The operator $\left(q\frac{d}{dq}\right)^s$ and fractional derivatives of modular forms

Recall the notion of a "nearly holomorphic modular form" introduced by Shimura:

A function $f : \mathfrak h \to \mathbb C$ is said to be nearly holomorphic of level $\Gamma_1(N)$, weight $k$ and order $\leq r$ if it satisfies the following conditions:

1. $f$ is $C^\infty$;
2. $f$ is invariant under the weight $k$ action of $\Gamma_1(N)$;
3. $f$ can be written as \begin{equation*} f(\tau) = f_0(\tau) + \frac{1}{y} f_1(\tau) + \dots + \frac{1}{y^r}f_r(\tau) \end{equation*} where the $f_j(\tau)$ are holomorphic, $y = \frac{\tau - \overline{\tau}}{2}$;
4. $f$ has finite limits at the cusps.

Alternatively, a nearly holomorphic modular form can be viewed as a global section of the vector bundle $\mathcal H^r_k = \underline{\omega}^{\otimes(k-r)} \otimes \mathcal H^{\otimes k}$ on the modular curve $X_1(N)$, where $\mathcal H =\mathcal H^1_{dR}(\mathcal E/X_1(N))$ is the relative de Rham cohomology of the universal semi-abelian scheme $\mathcal E$ over $X_1(N)$ (with suitable care taken to define $\mathcal H$ properly at the cusps).

Let $\mathcal N_k^r$ denotes the $\mathbb C$-vector space of such forms. It is a finite dimensional complex vector space, we have $\mathcal N_k^r \subseteq {\mathcal N_k^{r+1}}$ and we define $\mathcal N_k^\infty = \cup_{r\geq 0}\mathcal N_k^r$.

By invariance of $f$ under $\Gamma_1(N)$, and from the invariance of the function $y$ under $\tau \mapsto \tau+1$, we deduce from the expansion (3) (which is unique) that the individual functions $f_j(\tau)$ are invariant under $\tau \mapsto \tau+1$, so they admit $q$-expansions. Furthermore, one can show that the map $\mathcal N_k^\infty \to \mathbb C[[q]]$ given by $f \mapsto f_0(q)$ is injective. Therefore, it is reasonable to call $f_0(q)$ "the" $q$-expansion of the nearly holomorphic modular form $f$. Although a priori this $q$-expansion would have been an element of $\mathbb C[[q]][1/y]$, the injectivity of $f \mapsto f_0$, motivates the following definition (a special case of a definition of Urban in the setting of nearly overconvergent modular forms)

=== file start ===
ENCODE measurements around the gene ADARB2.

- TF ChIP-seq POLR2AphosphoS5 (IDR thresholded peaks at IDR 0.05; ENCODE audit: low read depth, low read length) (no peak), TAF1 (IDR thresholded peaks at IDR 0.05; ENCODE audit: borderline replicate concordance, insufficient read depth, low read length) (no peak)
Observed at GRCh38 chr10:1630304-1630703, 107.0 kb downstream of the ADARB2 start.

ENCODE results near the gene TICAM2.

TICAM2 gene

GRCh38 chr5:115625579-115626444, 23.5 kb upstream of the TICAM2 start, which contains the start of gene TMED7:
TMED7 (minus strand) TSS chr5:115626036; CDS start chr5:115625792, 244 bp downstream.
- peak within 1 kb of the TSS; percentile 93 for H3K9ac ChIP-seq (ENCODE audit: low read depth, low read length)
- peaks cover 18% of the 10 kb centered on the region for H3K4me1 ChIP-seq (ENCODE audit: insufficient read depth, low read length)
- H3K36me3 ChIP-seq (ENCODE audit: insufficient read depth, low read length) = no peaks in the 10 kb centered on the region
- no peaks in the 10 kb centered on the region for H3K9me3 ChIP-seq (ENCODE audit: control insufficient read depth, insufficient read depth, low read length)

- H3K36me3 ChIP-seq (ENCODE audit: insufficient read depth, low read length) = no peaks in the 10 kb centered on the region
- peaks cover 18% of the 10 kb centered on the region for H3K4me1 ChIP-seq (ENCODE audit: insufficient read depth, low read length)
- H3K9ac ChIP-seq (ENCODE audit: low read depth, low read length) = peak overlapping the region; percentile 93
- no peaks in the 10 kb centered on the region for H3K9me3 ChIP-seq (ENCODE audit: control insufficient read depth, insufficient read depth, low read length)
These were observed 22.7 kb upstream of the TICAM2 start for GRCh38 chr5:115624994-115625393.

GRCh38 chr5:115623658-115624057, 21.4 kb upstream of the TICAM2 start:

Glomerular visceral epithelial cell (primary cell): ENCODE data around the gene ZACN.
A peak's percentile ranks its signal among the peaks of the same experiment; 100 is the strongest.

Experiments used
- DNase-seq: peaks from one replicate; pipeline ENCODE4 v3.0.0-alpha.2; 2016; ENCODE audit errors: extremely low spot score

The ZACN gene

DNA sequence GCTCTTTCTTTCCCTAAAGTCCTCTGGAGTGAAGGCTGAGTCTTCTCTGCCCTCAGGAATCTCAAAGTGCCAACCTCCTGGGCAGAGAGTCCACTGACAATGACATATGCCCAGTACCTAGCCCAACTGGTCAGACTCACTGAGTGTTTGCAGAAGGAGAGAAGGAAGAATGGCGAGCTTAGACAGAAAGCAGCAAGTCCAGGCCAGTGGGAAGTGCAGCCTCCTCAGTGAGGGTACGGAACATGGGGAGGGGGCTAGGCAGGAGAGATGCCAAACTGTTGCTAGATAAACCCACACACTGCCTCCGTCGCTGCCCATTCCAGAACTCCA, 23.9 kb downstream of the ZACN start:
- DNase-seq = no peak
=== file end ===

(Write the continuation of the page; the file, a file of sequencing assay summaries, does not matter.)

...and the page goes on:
A power series $f_0 \in \mathbb C[[q]]$ is said to be the $q$-expansion of a nearly holomorphic modular form of level $\Gamma_1(N)$, weight $k$ and order $r$ if there exists a nearly holomorphic form $f$ of weight $k$ and order $r$ such that $f_0(q)$ is the "constant term" of $f$ in its expansion as a polynomial in $1/y$ with coefficients in $\mathbb C[[q]]$.

The Maass-Shimura derivative $\delta$ is a degree $2$ derivation of the graded ring $\bigoplus_{k=0}^\infty \mathcal N_k^\infty$, given on a form of weight $k$ by

$$\delta_k f = \frac{1}{2\pi i}\left(\frac{\partial f}{\partial \tau} + \frac{k}{2iy}f\right).$$

Since $d/d \tau = 2 \pi i q \times d/d q$, we see that $\delta_k$ acts on $q$-expansions by

$$(\delta_k f)_0(q) = q\frac{d}{dq}f_0(q).$$

Let us write $\theta = q\frac{d}{dq}$. This is Serre's differential operator on $p$-adic modular forms. Remark that its effect on $q$-expansions is independent of the weight $k$; and so for an integer $t$, the operator $\theta^t$ on $\mathbb C[[q]]$ corresponds to $\delta^t$.